Kansas World War II Army Airfields

December 28, 2008 0

During World War II, Kansas was a major United States Army Air Force (USAAF) training center for pilots and aircrews of USAAF fighters and bombers. Kansas was a favored because it has excellent, year-round flying conditions. The sparsely populated land made ideal locations for gunnery, bombing, and training ranges. […]

Blanche Noyes

December 28, 2008 0

Blanche Noyes (June 23, 1900 – October 1981) was an American pioneering female aviator who was among the first ten women to receive a pilot’s license. […]

The Earliest Overseas Aviation Companies: England, France, Germany, and Russia

December 21, 2008 0

The American and European aviation industries began to develop within a few years of each other, but Europe took the first formal steps to establish dedicated aircraft companies in the early decades of the 20th century. During this time, there was a shift from aircraft designers, builders, and pilots all being the same people to having entrepreneurs who ran the business and built the planes and others who flew them. […]

Boeing-Stearman Model 75

December 21, 2008 0

The Stearman (Boeing) Model 75 is a biplane, of which at least 9,783 were built in the United States during the 1930s and 1940s as a military trainer aircraft. Stearman became a subsidiary of Boeing in 1934. Widely known as the Stearman, Boeing Stearman or Kaydet, it served as a Primary trainer for the USAAF, as a basic trainer for the USN (as the NS1 & N2S), and with the RCAF as the Kaydet throughout World War II. […]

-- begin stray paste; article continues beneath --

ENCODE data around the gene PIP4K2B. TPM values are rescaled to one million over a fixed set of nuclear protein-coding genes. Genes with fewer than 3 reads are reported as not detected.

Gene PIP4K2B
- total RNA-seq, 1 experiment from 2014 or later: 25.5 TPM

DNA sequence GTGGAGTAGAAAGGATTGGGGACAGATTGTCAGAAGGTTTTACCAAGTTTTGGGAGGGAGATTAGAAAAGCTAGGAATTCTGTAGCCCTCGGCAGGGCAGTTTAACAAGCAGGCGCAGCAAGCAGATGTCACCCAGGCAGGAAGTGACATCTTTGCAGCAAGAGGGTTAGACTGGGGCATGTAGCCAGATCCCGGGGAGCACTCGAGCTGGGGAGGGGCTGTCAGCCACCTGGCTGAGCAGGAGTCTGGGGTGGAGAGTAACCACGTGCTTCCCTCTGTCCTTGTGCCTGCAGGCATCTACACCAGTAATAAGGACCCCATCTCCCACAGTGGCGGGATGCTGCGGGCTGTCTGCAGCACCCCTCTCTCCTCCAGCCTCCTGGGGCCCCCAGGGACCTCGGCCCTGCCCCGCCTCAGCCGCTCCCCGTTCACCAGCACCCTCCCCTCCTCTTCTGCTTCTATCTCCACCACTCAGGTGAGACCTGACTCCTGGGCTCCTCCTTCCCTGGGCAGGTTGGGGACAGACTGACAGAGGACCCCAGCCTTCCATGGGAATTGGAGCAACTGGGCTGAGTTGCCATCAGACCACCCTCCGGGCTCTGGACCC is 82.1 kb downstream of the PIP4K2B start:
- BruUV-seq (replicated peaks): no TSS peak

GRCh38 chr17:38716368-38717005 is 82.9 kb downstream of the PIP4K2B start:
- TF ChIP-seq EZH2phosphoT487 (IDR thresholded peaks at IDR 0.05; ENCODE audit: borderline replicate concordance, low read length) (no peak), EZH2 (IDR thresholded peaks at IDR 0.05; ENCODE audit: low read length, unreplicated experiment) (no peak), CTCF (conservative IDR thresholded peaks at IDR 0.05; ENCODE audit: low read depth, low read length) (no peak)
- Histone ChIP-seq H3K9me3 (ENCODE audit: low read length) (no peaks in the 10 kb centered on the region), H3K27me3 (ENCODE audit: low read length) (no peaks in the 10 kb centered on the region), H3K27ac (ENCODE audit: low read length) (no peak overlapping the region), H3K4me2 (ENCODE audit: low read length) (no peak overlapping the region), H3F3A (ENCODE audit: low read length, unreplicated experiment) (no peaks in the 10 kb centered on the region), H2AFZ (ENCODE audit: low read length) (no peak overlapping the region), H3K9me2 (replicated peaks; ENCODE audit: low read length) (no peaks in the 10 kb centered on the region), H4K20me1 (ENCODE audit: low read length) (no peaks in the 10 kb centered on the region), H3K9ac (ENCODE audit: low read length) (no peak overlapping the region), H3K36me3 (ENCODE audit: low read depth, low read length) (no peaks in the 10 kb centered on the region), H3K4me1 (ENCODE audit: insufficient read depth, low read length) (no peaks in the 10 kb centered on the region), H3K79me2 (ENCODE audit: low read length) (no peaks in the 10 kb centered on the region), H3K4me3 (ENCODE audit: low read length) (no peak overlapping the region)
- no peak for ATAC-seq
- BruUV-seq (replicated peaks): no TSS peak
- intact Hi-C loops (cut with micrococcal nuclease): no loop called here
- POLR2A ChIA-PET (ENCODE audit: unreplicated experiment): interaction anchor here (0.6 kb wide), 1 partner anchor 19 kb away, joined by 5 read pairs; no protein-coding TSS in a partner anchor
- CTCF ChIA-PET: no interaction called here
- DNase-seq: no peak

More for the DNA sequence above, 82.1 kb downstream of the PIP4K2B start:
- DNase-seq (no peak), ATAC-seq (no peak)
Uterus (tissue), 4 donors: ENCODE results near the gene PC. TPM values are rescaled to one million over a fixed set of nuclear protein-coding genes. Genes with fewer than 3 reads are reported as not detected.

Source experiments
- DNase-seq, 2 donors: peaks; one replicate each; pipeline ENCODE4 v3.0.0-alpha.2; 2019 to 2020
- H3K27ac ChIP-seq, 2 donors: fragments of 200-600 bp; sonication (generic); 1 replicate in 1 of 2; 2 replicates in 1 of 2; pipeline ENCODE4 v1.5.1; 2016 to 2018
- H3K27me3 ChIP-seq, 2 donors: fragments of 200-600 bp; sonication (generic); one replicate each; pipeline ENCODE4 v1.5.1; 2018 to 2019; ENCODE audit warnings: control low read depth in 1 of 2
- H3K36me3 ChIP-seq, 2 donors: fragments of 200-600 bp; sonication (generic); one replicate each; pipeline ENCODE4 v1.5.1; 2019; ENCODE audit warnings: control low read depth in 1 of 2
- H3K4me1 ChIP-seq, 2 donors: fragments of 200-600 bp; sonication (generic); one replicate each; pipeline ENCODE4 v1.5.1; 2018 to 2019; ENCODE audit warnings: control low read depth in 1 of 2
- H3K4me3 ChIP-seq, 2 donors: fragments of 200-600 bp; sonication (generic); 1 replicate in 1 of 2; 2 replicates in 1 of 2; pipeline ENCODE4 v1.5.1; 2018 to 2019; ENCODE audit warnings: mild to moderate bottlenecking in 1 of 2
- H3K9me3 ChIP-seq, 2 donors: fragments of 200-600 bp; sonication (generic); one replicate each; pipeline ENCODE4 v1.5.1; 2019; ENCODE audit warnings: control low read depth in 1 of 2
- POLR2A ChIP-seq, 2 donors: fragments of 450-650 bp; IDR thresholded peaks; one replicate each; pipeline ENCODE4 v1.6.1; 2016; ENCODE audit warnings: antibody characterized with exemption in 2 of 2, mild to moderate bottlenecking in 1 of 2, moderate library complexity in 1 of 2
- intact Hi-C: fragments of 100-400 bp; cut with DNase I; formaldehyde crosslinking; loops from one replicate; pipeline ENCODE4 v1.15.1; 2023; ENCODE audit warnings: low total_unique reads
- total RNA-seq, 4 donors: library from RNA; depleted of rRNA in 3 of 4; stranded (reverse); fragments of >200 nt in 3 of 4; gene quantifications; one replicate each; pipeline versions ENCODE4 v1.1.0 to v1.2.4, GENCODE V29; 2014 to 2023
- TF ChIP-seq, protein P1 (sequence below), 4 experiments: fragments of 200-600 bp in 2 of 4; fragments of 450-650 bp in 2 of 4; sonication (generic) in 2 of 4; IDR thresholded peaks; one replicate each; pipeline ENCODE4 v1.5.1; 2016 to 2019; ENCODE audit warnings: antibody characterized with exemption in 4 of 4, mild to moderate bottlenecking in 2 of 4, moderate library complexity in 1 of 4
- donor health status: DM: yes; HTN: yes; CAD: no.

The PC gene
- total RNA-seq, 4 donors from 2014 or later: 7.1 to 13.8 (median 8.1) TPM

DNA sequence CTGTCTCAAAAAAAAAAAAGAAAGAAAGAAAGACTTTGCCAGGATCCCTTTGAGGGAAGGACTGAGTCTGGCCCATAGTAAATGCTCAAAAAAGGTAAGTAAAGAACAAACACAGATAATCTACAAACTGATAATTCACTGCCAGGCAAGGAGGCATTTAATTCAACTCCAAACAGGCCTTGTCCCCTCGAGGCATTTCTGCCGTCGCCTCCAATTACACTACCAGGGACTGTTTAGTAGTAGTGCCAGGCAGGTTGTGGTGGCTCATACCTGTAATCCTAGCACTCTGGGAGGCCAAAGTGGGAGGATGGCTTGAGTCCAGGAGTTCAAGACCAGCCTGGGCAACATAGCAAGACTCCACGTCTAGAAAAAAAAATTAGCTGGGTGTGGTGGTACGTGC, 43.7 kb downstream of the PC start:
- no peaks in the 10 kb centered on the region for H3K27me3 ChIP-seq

Women in the Military in World War II

December 21, 2008 0

In 1941, the New York Herald Tribune published a letter from a woman who was tired of sitting at home worrying about the war. “If I were only a man, there would be a place for me,” she wrote. Many women shared similar feelings of frustration, eager to play an active role in the conflict, but held back because by law and tradition. […]

Really Below Minimums

December 14, 2008 0

I have had the opportunity or misopportunity to land three aircraft at conditions below approximately 100 foot ceiling and ¼ mile visibility—that is, in conditions below any normal non-autopilot/autolanding approach. […]

TUSKEGEE AIRMEN

December 14, 2008 0

During World War II, the U.S. military was racially segregated. Reflecting American society and law at the time, most black soldiers and sailors were restricted to labor battalions and other support positions. […]

A Study of the Atomic Bomb and World War II

December 7, 2008 0

While Americans and Japanese alike expected the war to end only after a bloody invasion of Japan, the U. S. government was readying a secret weapon that would dramatically affect the war’s outcome. […]

Lockheed U-2

November 30, 2008 0

The Lockheed U-2, nicknamed Dragon Lady, is a single-engine, high-altitude aircraft flown by the United States Air Force and previously flown by the Central Intelligence Agency. […]

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